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'Eat for two' is outdated advice
How much weight should women gain during pregnancy? It depends.

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Date published: 9/6/2009

BY DONYA CURRIE

Pregnancy can be a magical time in a woman's life. Then comes the scale.

Stafford County mom Cristina Gonzalez was thrilled to learn of her second pregnancy earlier this year, but her medical chart lists her as "high risk" because she is obese.

Sally Bennett, also of Stafford County, gained 40 pounds with each of her four pregnancies. She bounced back to her pre-pregnancy weight fairly easily until baby boy No. 4. More than two years after his birth, she's still carrying about 20 extra pounds of what can no longer be called "baby fat."

Then there's Maggie Baumann, who was underweight when she became pregnant with her second daughter. She risked both her own and her baby's health by obsessively exercising throughout the pregnancy because she feared gaining weight.

New federal guidelines released earlier this year give specific ranges of recommended weight gain for pregnant women who are at normal weight, underweight, overweight or obese. Even the heaviest women should gain at least 11 pounds, according to the new recommendations.

Still, many pregnant women struggle with fear of weight gain, strange cravings and mixed advice from well-meaning family members and friends. And the "eating for two" myth persists.

WEIGHING THE RISKS

Some weight gain is essential for a healthy pregnancy, say the new guidelines, an update of 1990 advice given when obesity rates were lower. But gaining more than the recommended amount can lead to health problems for both mothers and children.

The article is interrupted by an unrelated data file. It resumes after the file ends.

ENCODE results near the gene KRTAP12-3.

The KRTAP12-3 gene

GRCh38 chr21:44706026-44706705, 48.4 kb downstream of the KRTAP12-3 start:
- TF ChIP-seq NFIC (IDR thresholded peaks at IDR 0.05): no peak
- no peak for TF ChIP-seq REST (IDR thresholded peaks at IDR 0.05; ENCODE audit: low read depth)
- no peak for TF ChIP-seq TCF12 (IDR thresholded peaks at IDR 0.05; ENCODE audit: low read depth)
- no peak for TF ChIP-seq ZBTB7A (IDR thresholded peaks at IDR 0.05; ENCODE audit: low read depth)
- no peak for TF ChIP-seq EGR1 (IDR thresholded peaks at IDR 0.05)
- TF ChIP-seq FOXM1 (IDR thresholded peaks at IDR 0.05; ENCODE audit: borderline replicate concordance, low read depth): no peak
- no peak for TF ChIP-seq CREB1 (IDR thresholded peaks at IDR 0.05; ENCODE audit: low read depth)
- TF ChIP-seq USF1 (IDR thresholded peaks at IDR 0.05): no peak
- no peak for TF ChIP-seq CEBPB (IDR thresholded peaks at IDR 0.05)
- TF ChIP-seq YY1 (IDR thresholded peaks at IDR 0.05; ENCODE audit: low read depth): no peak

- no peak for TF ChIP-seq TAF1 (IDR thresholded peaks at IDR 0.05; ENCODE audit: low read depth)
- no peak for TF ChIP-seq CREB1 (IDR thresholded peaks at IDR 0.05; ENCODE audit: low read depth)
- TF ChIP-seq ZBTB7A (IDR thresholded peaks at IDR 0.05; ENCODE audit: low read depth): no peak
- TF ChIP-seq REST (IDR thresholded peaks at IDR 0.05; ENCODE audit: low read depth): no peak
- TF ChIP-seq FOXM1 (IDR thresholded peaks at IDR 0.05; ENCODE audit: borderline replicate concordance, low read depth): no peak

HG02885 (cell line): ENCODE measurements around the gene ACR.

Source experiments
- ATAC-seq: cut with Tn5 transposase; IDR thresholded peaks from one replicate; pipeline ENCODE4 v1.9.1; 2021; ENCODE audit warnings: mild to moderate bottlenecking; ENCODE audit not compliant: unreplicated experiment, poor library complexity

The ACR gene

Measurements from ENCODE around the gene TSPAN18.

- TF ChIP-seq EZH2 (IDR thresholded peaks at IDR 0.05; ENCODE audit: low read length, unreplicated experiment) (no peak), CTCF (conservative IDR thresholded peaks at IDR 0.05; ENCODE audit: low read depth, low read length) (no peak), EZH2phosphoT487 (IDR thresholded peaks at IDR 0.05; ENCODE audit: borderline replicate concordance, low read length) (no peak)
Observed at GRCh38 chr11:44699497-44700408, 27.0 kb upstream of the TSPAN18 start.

For moms, those problems include excess weight to shed after the baby's birth, and increased risk for a Cesarean section. For babies, too much maternal weight gain can result in their being born early or born larger than normal, with excess fat.

While those problems might not sound too grave, "each of these consequences increases the chances for subsequent health problems," say the guidelines.

These include higher risks of heart disease and diabetes for those with extra weight, and impaired development for those born prematurely.

Gonzalez, 34, is 5 feet 2 inches tall and weighed 229 before pregnancy, putting her into the obese category.

The first thing that popped into her mind when the pregnancy test registered positive wasn't weight gain.

"I'm already overweight, so I'm sort of like, 'whatever,'" Gonzalez said.


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Healthy American women at a normal weight--which is a body mass index of 18.5 to 24.9--should gain 25-35 pounds during pregnancy, according to the Institute of Medicine.

The range for underweight women is 28-40 pounds. Overweight women with a BMI between 25 and 29.9 are advised to gain 15-25 pounds, and for obese women with a BMI of 30 or higher, the advice is to gain 11-20 pounds during pregnancy.

ON THE WEB

Updated pregnancy weight gain guidelines are available at nap.edu/catalog.php?record _id=12584.

Calculate your BMI at nhlbisupport.com/bmi.

Read healthy eating tips and other pregnancy-related advice from the Centers for Disease Control and Prevention at cdc.gov/ncbddd/bd/abc.htm.

Tips on exercise during pregnancy are posted at kids health.org/parent/nutrition _fit/fitness/exercising_preg nancy.html.